13 May 2004 Predictions: Wrong
Says David Almasi:
In the new film “The Day After Tomorrow,” our “disrespect” for Mother Earth threatens mankind with extinction unless a brave climatologist can convince us to mend our global warming ways.
The science behind the movie is dubious. But this hasn’t stopped it from being used as a political tool by the likes of Al Gore and MoveOn.org, who want people to see it as more of a documentary than the disaster film that it truly is. But none of this is new.
The 1970s was full of films predicting a bleak future if we didn’t mend our ways with regard to the environment. Let’s consider Hollywood’s track record from back then:
“Soylent Green” (1973) — In 2022, 40 million people will be living in New York City, real food is a delicacy (jam goes for $150) and a conspiracy is uncovered in which dead bodies are converted into foodstuffs. “Soylent Green is people!” Today, genetically-modified foods are feeding starving people around the world and helping fight disease. After liberal obstructionism is overcome, starvation may be considered a thing of the past. Prediction: wrong.
“Logan’s Run” (1976) — In 2274, environmental devastation has driven humanity into domed cities. To control population, authorities have mandated no one is allowed to live past the age of 30, and the police strictly enforce the law. Even the ending of this film proved the late economist Julian Simon right. There’s nothing man can do to the environment that the earth can’t handle and survive. Prediction: wrong.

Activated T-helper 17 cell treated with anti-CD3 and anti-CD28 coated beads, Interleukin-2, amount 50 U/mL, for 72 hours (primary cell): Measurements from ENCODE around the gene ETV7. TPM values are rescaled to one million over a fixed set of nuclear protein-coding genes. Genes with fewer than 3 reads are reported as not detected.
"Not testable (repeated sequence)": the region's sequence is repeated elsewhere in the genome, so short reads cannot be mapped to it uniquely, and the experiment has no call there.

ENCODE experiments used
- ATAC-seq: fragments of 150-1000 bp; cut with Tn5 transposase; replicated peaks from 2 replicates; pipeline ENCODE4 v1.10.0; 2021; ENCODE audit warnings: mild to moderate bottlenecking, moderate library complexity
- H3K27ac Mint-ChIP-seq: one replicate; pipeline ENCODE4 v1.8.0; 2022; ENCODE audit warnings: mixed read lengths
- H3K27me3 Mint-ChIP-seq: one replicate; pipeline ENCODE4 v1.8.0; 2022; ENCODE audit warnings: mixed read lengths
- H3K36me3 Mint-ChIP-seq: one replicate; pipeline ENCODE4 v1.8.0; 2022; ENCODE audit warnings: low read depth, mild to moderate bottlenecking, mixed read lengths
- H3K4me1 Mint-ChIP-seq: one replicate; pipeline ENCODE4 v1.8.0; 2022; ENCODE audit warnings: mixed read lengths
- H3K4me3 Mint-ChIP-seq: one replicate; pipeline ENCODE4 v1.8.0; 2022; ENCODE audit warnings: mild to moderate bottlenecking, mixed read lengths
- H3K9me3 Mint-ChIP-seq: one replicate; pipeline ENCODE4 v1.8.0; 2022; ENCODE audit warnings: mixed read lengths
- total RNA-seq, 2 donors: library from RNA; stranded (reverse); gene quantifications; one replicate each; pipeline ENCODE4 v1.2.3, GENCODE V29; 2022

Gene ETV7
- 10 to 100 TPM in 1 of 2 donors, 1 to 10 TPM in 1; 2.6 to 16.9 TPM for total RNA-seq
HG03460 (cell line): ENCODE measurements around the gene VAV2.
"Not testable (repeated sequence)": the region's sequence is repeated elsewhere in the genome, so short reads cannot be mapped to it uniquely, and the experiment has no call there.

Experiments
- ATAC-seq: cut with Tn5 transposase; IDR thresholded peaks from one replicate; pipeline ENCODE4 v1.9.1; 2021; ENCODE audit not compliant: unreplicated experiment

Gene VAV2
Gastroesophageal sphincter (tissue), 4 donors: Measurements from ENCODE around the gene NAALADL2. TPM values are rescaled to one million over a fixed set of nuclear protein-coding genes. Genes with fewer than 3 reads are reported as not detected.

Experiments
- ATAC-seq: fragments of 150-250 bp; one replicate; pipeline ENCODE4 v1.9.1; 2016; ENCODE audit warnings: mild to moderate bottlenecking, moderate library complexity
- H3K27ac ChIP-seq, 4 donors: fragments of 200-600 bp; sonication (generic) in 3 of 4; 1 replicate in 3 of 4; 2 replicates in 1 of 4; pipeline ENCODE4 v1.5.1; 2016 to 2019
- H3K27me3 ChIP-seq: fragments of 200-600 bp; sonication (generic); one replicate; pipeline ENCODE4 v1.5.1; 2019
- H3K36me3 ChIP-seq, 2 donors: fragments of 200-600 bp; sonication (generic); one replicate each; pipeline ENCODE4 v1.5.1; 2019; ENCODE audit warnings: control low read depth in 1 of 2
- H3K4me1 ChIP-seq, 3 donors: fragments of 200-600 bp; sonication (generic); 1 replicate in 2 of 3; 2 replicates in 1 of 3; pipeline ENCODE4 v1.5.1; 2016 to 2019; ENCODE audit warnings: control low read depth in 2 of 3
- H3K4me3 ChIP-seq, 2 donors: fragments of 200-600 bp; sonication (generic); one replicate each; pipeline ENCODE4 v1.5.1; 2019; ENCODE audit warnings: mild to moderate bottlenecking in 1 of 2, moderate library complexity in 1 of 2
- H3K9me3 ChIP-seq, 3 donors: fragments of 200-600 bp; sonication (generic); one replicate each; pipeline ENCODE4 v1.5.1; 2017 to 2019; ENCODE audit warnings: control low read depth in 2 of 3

“Death Race 2000” (1975) — Four years ago, America was supposed to be so unruly that an extreme sport where auto racers battle each other to the death and score points by killing innocent bystanders had been created to prevent a revolution. Reality TV? The X-Games? Professional wrestling? Maybe this one actually came true!
Joking aside, Hollywood is no great prognosticator. Movie-makers are not especially wise guides to public policy. But liberals are trying to use “The Day After Tomorrow” to promote the United Nation’s Kyoto Protocol and the McCain-Lieberman bill in the U.S. Senate. Both would be costly mistakes that would do little to protect the environment but a lot to hurt our economy.